I can't use a tv remote, as the circuit needs to fit into a small tool housing that goes into the machine to make the triggers when the probe hits the part. It is designed to give the user an accurate way to set your zero locations for milling a part. From my current circuit can i get the circuit to pulse the IR LED to emulate a button press? in its resting state, then in its hit state it needs to emulate a button release, until the probe is moved off the side of the part, then it sends the button press again. I am attaching a video of what this is used for. The reason for making my own is that the retailers want upwards of $1000- $10,000 for a commercial system. I am only using this for hobby and do not have that kind of money.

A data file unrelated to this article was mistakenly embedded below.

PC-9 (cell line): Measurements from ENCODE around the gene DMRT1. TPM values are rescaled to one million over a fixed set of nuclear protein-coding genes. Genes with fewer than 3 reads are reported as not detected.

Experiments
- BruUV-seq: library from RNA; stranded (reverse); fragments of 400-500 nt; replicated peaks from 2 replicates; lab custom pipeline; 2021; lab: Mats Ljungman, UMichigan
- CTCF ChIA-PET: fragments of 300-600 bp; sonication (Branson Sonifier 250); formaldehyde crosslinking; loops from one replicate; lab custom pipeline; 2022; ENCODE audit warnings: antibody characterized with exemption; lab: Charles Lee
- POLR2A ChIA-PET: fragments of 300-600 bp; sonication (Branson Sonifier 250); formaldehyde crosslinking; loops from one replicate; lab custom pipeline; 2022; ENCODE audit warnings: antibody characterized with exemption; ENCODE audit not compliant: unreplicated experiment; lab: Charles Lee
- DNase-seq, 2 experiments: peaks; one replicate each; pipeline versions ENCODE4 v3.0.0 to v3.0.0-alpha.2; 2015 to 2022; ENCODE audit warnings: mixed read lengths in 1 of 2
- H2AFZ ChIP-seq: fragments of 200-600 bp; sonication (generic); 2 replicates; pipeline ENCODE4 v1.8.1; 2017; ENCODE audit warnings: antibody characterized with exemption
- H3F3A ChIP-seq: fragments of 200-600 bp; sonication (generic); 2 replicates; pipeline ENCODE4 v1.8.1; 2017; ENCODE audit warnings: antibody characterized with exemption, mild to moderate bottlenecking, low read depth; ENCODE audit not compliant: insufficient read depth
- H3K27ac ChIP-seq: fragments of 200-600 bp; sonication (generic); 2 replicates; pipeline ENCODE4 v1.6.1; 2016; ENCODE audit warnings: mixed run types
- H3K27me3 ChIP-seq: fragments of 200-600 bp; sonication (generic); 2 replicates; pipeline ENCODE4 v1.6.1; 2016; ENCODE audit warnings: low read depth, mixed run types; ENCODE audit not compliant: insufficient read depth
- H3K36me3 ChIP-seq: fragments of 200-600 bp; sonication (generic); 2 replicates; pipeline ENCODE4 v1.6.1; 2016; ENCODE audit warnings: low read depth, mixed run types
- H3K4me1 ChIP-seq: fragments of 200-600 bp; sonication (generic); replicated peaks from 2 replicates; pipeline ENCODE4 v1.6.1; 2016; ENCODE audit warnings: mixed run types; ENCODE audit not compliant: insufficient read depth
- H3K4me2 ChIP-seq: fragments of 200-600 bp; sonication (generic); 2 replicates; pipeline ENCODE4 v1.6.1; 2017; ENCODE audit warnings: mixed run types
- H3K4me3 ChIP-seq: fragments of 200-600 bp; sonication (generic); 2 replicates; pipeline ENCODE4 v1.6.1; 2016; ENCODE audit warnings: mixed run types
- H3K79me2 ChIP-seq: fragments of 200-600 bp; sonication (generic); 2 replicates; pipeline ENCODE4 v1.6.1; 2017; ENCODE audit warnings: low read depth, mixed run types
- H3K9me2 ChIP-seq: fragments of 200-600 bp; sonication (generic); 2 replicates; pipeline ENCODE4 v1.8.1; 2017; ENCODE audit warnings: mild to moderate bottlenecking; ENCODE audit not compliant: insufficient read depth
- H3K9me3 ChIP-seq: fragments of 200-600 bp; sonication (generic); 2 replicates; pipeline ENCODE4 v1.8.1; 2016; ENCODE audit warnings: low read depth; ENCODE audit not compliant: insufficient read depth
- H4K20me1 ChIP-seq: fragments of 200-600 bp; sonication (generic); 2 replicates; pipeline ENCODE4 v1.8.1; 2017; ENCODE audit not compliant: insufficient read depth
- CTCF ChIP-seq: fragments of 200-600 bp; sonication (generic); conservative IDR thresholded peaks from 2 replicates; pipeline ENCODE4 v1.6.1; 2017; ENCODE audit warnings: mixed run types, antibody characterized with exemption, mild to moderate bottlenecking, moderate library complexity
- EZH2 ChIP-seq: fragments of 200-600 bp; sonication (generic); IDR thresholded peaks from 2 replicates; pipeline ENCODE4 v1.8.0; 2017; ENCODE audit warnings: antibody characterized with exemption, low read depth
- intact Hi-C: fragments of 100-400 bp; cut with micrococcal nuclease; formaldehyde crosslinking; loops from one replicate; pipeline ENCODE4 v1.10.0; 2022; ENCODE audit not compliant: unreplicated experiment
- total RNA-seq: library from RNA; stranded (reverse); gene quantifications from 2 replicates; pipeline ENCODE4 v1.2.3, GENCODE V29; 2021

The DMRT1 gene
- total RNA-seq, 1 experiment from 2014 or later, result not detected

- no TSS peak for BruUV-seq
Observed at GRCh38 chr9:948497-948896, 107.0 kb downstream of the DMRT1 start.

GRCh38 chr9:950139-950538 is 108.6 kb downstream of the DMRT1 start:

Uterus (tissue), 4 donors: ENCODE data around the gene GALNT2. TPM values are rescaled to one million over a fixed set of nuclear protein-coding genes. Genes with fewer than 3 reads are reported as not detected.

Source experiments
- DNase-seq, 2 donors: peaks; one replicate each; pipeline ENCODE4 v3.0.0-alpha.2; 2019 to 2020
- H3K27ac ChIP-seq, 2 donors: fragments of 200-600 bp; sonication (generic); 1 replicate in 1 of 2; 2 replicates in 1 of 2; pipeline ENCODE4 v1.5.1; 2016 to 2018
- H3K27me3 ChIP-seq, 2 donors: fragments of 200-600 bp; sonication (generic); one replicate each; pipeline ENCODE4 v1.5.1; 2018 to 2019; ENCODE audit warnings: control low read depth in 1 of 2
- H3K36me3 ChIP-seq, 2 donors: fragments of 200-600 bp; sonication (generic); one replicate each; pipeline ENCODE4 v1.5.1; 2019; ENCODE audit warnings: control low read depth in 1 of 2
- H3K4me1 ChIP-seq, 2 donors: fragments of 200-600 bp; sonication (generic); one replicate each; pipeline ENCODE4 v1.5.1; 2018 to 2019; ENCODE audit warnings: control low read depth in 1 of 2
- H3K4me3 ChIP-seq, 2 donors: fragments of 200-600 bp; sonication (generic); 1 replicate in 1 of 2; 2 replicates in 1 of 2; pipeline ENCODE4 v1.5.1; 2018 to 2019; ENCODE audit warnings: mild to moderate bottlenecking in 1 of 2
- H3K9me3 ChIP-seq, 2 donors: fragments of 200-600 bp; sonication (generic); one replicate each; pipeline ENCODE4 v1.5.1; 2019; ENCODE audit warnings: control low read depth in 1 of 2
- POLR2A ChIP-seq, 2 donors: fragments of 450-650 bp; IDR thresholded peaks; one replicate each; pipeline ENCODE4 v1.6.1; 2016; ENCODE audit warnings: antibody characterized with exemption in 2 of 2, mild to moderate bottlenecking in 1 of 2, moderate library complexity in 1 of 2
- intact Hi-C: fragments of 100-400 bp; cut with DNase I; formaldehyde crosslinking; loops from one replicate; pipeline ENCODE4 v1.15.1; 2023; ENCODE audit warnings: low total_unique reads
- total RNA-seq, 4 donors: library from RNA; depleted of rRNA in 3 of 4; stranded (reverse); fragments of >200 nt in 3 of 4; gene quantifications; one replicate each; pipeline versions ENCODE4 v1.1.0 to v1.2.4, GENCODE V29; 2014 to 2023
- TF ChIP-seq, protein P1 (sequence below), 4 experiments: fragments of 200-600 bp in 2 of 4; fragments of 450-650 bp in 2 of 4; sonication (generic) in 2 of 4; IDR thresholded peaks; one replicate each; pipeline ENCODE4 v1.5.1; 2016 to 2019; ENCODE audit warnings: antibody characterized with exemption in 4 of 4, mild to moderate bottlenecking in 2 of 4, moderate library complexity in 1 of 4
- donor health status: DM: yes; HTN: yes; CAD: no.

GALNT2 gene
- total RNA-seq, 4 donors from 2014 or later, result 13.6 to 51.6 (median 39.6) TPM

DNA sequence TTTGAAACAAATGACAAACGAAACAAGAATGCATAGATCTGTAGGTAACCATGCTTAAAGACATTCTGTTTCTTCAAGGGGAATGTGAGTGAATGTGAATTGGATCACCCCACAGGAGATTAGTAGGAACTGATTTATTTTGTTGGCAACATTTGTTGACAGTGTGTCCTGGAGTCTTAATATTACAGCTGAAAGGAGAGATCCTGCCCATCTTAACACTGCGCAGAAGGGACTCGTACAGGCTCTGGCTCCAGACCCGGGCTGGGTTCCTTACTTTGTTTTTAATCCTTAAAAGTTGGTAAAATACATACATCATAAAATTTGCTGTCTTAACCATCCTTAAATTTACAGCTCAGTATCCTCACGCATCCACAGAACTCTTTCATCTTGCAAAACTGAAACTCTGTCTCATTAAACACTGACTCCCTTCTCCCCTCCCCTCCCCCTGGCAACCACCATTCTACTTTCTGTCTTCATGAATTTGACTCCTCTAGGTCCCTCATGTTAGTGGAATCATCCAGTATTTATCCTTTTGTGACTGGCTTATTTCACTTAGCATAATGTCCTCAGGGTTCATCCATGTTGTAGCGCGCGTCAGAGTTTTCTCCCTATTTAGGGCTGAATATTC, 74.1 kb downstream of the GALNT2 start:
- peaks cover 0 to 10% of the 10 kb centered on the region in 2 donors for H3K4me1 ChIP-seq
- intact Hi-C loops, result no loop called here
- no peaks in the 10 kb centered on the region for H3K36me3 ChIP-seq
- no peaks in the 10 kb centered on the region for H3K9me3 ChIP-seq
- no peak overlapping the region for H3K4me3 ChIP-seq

Dodgydave

Joined Jun 22, 2012
9,090
Ypu can make the 555 pulse using another 555, like this circuit, set Ic2 to 38Khz, and set the Frequency of Ic1 to pulse on and off at the speed you want..


infrared-intrusion-barrier-transmitter.png
 

Thread Starter

Native34

Joined Mar 30, 2020
17
I will give this a try. A couple of questions. What does the arrow mean that points to R4(27K)? and Where do i place a switch to trigger the on and off state of the output?
 

cmartinez

Joined Jan 17, 2007
6,918
The arrow in R4 means that R4 is not a resistor, but a potentiometer. You could place a switch at the power supply to turn the whole circuit on and off, right at where the +5V DC tag is.
 

wayneh

Joined Sep 9, 2010
16,384
What does the arrow mean that points to R4(27K)?